New, massive survey of transgender Americans shows disparities and hardships are all too real
A new report released by a national transgender rights group offers new insight into some of the countries most marginalized people.
The 2015 U.S. Transgender Survey collected info from almost 30,000 transgender people from every state as well as most US territories. Conducted by the National Center for Transgender Equality, the results of that study show responds often suffer immense hardship compared to their cisgendered peers.
From finding a job or a place to live, accessing medical care and enjoying the support of family and community, transgender respondents to the survey overwhelmingly spoke of mistreatment and discrimination if not out-right violence.
The new report is the first from the group which last released a similar survey in 2008.
Below are some especially interesting points via the report which you can read in its entirety here.
• One in ten (10%) respondents who were out to their immediate family reported that a family member was violent towards them because they were transgender.
• One in twelve (8%) respondents who were out to their immediate family were kicked out of the house, and one in ten (10%) ran away from home.
• Nineteen percent (19%) of respondents who had ever been part of a spiritual or religious community left due to rejection. Forty-two percent (42%) of those who left later found a welcoming spiritual or religious community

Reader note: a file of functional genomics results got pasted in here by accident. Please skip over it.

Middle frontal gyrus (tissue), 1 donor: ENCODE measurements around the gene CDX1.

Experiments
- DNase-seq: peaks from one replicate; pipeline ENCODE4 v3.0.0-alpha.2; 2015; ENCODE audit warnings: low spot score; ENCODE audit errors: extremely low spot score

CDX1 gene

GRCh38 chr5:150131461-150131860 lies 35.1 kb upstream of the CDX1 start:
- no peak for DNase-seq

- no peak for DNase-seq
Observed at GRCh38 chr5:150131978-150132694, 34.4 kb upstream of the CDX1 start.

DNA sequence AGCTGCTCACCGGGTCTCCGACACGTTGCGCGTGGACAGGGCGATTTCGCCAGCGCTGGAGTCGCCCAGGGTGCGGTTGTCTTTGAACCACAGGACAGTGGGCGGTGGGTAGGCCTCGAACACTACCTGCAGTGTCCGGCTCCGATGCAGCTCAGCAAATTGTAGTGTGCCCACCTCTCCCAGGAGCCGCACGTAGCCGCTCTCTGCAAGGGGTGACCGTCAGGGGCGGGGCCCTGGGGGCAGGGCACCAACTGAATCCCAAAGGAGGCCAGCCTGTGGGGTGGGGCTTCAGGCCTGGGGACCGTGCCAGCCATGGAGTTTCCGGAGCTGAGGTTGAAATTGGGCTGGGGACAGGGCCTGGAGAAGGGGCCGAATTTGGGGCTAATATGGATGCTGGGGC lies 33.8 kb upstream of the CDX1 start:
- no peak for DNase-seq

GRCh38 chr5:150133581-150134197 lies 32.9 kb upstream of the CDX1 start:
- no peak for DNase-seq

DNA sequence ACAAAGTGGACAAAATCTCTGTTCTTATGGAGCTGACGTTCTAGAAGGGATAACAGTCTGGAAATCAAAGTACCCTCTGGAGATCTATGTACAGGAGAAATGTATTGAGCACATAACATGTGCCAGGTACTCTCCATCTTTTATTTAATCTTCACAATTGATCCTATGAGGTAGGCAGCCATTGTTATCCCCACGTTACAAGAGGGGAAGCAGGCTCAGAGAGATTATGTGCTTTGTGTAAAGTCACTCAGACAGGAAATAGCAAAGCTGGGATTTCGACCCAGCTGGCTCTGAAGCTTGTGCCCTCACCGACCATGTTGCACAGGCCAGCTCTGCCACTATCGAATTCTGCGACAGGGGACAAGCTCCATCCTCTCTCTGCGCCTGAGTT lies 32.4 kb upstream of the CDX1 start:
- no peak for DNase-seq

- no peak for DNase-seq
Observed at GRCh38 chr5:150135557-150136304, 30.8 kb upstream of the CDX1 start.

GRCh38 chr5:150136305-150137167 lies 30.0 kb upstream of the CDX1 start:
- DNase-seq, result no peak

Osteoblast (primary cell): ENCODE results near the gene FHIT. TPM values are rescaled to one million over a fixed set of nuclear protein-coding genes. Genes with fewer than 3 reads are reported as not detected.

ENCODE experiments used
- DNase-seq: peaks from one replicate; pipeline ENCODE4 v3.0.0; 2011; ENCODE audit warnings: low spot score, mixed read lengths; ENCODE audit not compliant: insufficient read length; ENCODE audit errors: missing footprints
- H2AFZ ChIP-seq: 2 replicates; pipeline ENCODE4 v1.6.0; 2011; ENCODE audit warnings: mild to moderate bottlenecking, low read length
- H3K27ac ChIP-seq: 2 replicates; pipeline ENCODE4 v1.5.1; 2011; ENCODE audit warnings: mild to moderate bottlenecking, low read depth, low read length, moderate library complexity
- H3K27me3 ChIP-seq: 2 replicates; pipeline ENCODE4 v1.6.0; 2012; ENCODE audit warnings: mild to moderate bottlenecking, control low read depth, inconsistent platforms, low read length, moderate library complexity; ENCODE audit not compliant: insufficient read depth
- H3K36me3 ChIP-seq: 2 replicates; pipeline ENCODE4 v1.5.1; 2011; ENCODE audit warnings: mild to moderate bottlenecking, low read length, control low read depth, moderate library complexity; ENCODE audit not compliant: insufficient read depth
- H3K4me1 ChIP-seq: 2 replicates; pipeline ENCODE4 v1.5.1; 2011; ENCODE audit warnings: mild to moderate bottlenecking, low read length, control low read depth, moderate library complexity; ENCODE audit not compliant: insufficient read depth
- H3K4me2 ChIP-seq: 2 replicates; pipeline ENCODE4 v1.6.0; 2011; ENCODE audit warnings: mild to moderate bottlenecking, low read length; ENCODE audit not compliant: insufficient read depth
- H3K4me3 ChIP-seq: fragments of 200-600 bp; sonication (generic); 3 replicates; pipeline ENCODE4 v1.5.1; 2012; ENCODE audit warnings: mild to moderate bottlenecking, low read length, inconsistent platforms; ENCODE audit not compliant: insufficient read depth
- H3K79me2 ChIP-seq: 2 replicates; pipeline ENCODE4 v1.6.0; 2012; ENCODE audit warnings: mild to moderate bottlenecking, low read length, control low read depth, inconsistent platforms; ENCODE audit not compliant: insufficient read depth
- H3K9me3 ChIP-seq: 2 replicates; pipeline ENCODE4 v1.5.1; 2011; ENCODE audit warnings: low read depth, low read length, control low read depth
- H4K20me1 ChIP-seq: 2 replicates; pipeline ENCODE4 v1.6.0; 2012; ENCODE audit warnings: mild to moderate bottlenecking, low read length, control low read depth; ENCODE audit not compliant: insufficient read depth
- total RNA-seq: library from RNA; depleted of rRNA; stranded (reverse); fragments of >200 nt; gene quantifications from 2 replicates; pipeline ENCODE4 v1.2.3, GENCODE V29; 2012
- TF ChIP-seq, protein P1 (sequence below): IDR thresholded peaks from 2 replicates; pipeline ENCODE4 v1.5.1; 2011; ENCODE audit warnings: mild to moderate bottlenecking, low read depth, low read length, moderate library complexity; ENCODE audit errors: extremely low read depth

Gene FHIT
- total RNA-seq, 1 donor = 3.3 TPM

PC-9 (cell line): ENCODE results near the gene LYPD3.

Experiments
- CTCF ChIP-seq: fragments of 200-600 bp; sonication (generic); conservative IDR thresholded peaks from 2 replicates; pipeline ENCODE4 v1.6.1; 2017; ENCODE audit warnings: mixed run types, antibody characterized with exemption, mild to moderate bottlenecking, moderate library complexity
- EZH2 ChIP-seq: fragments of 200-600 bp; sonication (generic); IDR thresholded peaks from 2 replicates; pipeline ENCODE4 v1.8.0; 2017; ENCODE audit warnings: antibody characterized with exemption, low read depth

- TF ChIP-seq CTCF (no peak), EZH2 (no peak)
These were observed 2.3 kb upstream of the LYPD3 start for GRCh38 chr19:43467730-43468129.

• Only 11% of respondents reported that all of their IDs had the name and gender they preferred, while more than two-thirds (68%) reported that none of their IDs had the name and gender they preferred.
• The cost of changing ID documents was one of the main barriers respondents faced, with 35% of those who have not changed their legal name and 32% of those who have not updated the gender on their IDs reporting that it was because they could not afford it.
• Nearly one-third (32%) of respondents who have shown an ID with a name or gender that did not match their gender presentation were verbally harassed, denied benefits or service, asked to leave, or assaulted.
• Thirty-nine percent (39%) of respondents experienced serious psychological distress in the month before completing the survey (based on the Kessler 6 Psychological Distress Scale), compared with only 5% of the U.S. population.
• Forty percent (40%) have attempted suicide in their lifetime, nearly nine times the rate in the U.S. population (4.6%).
• Seven percent (7%) attempted suicide in the past year—nearly twelve times the rate in the U.S. population (0.6%).
The survey ran online and allowed people to respond anonymously. In totally they collected 27,715 responses. The survey was offered in English and Spanish. Keep with with the National Center for Transgender Equality here.
In a 27-0 vote yesterday, the Virginia High School League approved a new policy to allow transgender students to participate in sports programs aligning with the gender they identify with. But the language of the policy has been called some of the most restrictive in the country, requiring the student to have undergone gender reassignment [...]February 20, 2014
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